In recent months, it has sometimes been suggested that compassion is inviting problems into our community, that if only we were meaner and less generous, the homeless, criminals and drug addicts would go away. This view is problematic for many reasons.
For one thing, the evidence does not support it. It simply is not true that our generosity and hospitality are attracting more homeless; on the contrary, we already have some of the harshest policies of any town (the downtown ordinances, the sleeping ban, police raids of camps), while two thirds of homeless individuals were housed in the county before becoming homeless.
Likewise, while many tend to conflate homelessness and crime, there is no data to suggest that we would be much safer even if we could make the homeless disappear. As for drug abuse, we’ve waged a War on Drugs for decades, spending billions on police and prisons, making America the world’s largest jailer. Yet for all that harsh, uncompassionate policy, drug use and abuse continue unabated, while cheaper and more-effective treatment programs go underfunded.
Beyond these pragmatic concerns, the devaluing of compassion also pains me on a moral and spiritual level. Compassion is not an impractical ideal, it is the considered wisdom of all the great sages and scriptures of the world.
- The Jewish Torah tells us, “Love the stranger as yourself, for you were strangers in the land of Egypt.”
- The Christian Gospels, “Love your enemies, do good to those who hate you, bless those who curse you, pray for those who abuse you.”
- The Buddhist Dhammapada, “Conquer anger by love, evil by good; conquer the miser with liberality, and the liar with truth.”
- The Chinese Tao-te Ching, “The sage has no mind of his own. He is aware of the needs of others. I am good to people who are good. I am also good to people who are not good.”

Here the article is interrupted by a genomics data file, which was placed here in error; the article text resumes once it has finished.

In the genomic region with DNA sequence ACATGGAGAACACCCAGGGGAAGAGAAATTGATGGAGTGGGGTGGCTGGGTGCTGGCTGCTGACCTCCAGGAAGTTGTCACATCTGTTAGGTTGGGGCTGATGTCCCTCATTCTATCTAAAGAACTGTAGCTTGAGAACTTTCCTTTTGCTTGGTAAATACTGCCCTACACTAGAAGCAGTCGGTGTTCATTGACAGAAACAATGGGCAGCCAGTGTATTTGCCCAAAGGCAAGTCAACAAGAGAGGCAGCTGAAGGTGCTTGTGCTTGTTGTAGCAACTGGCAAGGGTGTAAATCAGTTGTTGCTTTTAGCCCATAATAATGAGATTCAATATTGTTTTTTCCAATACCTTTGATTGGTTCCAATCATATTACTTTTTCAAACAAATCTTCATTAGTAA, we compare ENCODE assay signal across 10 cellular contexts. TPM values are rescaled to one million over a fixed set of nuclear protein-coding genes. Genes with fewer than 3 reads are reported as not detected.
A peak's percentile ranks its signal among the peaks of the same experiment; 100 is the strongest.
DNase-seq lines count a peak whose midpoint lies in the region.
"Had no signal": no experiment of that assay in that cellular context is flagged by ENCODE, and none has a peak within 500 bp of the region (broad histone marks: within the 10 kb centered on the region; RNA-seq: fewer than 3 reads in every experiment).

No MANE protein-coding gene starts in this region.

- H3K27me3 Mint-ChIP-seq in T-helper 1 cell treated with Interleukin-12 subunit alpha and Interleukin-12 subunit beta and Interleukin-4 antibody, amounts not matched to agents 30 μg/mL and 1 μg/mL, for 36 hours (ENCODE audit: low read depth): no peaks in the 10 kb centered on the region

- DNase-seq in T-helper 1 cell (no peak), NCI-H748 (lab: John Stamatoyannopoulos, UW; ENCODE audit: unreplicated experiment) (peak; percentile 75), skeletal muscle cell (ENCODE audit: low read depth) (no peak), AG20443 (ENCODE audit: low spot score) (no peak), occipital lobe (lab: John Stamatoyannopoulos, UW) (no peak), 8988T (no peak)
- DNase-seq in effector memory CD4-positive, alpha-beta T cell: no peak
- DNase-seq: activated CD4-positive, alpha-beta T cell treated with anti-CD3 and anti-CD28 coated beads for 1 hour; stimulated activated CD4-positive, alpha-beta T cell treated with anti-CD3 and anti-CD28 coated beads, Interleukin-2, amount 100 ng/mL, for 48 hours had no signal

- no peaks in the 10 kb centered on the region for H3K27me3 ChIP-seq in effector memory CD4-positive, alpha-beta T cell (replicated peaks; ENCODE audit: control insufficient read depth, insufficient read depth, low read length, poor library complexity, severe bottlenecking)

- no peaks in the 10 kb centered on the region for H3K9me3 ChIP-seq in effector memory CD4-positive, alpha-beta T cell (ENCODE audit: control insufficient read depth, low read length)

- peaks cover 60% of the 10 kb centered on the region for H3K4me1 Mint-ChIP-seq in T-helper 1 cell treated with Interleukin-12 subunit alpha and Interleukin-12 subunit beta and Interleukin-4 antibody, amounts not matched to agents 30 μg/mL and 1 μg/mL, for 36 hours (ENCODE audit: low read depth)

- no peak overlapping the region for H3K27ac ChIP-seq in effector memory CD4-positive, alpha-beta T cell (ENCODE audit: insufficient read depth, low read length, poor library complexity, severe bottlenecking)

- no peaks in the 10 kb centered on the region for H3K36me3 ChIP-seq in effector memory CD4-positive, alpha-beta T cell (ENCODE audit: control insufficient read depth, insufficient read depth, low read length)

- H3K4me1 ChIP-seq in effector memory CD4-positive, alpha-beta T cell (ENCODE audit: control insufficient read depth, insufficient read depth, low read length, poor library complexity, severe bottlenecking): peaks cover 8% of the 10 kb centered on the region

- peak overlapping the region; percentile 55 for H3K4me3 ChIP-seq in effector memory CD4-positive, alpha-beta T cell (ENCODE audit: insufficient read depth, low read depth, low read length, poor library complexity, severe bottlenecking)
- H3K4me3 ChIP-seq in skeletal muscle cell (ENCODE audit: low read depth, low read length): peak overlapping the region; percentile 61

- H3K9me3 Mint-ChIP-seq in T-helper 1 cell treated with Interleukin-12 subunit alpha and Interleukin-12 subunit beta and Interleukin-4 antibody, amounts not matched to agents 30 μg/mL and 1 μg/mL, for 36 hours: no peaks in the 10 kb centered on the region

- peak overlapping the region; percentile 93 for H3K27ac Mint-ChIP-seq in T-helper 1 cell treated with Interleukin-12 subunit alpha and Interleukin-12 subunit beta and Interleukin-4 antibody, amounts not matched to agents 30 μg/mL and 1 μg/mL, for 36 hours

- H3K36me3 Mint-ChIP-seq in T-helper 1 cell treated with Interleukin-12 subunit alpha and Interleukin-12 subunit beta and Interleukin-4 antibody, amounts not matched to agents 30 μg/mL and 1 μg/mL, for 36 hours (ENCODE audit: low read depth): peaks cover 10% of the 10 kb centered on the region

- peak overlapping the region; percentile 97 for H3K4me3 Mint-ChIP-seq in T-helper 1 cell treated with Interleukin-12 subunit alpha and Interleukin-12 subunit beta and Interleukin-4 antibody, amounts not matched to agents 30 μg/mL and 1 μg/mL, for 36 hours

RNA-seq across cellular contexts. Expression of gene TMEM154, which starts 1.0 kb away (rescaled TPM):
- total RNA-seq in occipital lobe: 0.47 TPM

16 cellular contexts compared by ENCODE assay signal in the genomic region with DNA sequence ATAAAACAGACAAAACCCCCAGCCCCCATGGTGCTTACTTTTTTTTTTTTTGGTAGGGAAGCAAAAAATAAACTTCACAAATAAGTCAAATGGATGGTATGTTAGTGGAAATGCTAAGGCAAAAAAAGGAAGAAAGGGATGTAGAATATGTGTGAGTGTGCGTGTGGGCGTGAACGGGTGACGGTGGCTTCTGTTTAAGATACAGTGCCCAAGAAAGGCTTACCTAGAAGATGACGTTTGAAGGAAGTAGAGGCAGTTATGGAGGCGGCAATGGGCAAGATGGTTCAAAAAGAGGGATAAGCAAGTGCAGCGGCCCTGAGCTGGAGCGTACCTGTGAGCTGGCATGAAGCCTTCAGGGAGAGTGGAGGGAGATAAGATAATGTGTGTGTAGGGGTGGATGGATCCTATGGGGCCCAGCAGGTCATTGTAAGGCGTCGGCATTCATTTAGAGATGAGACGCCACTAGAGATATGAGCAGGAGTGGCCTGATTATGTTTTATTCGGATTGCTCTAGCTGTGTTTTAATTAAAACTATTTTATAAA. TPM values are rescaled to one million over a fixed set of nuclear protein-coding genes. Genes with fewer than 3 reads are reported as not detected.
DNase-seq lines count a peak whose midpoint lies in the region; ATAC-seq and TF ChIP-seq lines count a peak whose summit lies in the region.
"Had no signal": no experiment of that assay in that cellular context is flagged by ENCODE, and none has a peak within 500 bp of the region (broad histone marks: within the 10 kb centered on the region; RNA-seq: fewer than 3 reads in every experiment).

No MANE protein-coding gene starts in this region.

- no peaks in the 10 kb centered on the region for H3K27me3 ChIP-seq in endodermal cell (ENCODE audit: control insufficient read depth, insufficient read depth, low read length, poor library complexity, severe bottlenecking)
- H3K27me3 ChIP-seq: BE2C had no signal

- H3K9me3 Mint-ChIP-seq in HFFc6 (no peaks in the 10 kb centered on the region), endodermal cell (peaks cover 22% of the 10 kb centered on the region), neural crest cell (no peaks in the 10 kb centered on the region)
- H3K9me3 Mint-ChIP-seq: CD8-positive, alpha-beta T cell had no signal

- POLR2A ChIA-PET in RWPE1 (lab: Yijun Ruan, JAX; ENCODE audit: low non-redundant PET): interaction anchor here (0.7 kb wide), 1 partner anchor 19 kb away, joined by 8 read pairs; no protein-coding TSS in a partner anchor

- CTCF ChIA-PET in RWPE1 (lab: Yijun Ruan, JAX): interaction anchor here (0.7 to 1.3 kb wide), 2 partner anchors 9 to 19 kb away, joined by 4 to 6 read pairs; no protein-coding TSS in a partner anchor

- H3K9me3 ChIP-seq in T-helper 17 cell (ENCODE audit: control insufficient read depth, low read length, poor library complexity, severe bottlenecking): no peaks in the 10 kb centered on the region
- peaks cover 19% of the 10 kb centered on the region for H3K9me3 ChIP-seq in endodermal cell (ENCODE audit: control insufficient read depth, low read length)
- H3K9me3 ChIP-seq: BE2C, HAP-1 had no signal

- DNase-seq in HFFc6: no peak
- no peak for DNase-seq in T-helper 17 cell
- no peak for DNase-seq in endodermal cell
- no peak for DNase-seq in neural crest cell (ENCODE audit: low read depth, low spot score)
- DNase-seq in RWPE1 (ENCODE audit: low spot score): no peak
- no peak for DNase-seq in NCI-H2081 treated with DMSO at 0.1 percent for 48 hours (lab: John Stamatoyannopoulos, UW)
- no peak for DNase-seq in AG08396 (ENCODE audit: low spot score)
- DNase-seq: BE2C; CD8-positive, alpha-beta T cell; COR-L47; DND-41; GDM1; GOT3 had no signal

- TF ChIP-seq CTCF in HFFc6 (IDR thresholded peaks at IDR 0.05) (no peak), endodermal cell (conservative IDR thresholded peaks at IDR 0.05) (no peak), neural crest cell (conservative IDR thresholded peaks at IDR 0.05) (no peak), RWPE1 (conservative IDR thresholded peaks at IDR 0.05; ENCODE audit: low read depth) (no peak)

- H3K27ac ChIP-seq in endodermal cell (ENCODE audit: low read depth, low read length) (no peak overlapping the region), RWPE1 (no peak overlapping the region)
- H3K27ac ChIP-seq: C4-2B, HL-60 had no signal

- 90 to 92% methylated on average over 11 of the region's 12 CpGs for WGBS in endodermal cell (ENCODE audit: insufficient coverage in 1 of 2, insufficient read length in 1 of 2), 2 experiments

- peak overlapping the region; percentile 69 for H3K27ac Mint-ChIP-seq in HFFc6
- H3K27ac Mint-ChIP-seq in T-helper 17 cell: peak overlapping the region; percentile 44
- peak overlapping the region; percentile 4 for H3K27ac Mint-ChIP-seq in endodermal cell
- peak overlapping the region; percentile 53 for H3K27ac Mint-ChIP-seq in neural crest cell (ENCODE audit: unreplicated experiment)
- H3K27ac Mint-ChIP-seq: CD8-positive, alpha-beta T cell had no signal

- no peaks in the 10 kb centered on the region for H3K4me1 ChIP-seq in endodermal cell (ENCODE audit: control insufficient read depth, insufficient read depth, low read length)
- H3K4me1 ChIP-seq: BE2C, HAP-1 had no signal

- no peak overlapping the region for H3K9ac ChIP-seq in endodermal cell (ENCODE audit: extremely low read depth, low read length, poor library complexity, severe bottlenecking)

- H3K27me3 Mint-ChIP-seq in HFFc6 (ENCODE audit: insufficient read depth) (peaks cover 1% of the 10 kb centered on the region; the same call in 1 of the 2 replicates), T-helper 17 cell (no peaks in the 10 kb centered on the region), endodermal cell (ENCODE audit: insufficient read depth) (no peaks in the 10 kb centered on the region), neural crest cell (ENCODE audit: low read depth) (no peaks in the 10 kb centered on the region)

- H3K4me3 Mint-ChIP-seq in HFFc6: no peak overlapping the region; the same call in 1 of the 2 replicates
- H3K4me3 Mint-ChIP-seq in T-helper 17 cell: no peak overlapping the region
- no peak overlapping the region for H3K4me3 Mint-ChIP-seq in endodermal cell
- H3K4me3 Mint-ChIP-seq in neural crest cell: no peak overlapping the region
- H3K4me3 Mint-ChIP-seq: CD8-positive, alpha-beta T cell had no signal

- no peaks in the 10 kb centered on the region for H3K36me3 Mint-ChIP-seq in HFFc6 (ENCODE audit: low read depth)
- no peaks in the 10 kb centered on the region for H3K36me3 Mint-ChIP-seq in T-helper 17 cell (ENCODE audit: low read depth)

- The Sufi poet Rumi, “Listen with ears of tolerance! See through the eyes of compassion! Speak with the language of love”.
- And the Hindu Bhagavad-Gita, “When a man sees that the God in himself is the same God in all that is, he hurts not himself by hurting others: then he goes indeed to the highest Path.”
These scriptures are not rules to follow because we think we should, nor is it simply a matter of doing the right thing for the sake of others. Rather, they are reports from the great explorers of the human spirit, who all concur that the most profound joy and peace within oneself naturally coincide with understanding and love for others. The more self-centered we are in our concerns and fears and desires, it turns out, the less happy we are.
Neither is compassion a matter of mere charity. The Jewish prophets, like many sages, went beyond sympathy for the poor to challenge the wealth and opulence of the rich. In that tradition, Martin Luther King Jr. declared:
“True compassion is more than flinging a coin to a beggar; it is not haphazard and superficial. It comes to see that an edifice which produces beggars needs restructuring.”
In a society which by design pushes millions into unemployment and foreclosure while funneling billions to bankers and other elites, it’s time we shift from attacking the poor to attacking poverty.